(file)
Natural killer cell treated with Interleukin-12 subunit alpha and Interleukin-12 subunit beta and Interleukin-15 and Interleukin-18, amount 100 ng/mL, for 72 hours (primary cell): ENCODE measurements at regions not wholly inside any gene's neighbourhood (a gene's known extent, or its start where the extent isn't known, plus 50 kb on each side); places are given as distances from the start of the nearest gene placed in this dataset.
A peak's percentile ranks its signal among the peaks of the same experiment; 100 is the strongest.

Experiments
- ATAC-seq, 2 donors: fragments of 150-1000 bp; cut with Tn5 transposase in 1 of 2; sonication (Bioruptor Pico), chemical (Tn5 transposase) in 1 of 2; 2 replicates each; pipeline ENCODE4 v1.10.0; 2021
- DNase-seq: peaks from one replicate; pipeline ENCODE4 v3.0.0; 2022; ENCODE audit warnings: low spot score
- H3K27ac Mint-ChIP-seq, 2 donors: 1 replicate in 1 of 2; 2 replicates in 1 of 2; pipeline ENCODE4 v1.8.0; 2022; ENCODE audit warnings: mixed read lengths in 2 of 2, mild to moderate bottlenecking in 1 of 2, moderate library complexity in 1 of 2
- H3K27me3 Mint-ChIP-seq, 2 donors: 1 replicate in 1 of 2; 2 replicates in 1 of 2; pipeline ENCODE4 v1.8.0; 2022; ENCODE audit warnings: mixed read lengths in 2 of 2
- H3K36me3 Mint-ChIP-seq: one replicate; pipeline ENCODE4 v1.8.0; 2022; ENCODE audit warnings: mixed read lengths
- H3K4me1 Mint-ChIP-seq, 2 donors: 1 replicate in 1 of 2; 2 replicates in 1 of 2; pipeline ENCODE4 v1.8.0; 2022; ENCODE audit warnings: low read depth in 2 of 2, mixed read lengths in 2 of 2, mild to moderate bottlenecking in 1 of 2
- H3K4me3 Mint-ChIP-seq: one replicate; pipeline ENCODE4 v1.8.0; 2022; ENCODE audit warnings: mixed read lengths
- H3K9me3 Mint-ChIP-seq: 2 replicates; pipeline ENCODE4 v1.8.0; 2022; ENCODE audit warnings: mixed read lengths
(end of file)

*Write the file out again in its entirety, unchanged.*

Natural killer cell treated with Interleukin-12 subunit alpha and Interleukin-12 subunit beta and Interleukin-15 and Interleukin-18, amount 100 ng/mL, for 72 hours (primary cell): ENCODE measurements at regions not wholly inside any gene's neighbourhood (a gene's known extent, or its start where the extent isn't known, plus 50 kb on each side); places are given as distances from the start of the nearest gene placed in this dataset.
A peak's percentile ranks its signal among the peaks of the same experiment; 100 is the strongest.

Experiments
- ATAC-seq, 2 donors: fragments of 150-1000 bp; cut with Tn5 transposase in 1 of 2; sonication (Bioruptor Pico), chemical (Tn5 transposase) in 1 of 2; 2 replicates each; pipeline ENCODE4 v1.10.0; 2021
- DNase-seq: peaks from one replicate; pipeline ENCODE4 v3.0.0; 2022; ENCODE audit warnings: low spot score
- H3K27ac Mint-ChIP-seq, 2 donors: 1 replicate in 1 of 2; 2 replicates in 1 of 2; pipeline ENCODE4 v1.8.0; 2022; ENCODE audit warnings: mixed read lengths in 2 of 2, mild to moderate bottlenecking in 1 of 2, moderate library complexity in 1 of 2
- H3K27me3 Mint-ChIP-seq, 2 donors: 1 replicate in 1 of 2; 2 replicates in 1 of 2; pipeline ENCODE4 v1.8.0; 2022; ENCODE audit warnings: mixed read lengths in 2 of 2
- H3K36me3 Mint-ChIP-seq: one replicate; pipeline ENCODE4 v1.8.0; 2022; ENCODE audit warnings: mixed read lengths
- H3K4me1 Mint-ChIP-seq, 2 donors: 1 replicate in 1 of 2; 2 replicates in 1 of 2; pipeline ENCODE4 v1.8.0; 2022; ENCODE audit warnings: low read depth in 2 of 2, mixed read lengths in 2 of 2, mild to moderate bottlenecking in 1 of 2
- H3K4me3 Mint-ChIP-seq: one replicate; pipeline ENCODE4 v1.8.0; 2022; ENCODE audit warnings: mixed read lengths
- H3K9me3 Mint-ChIP-seq: 2 replicates; pipeline ENCODE4 v1.8.0; 2022; ENCODE audit warnings: mixed read lengths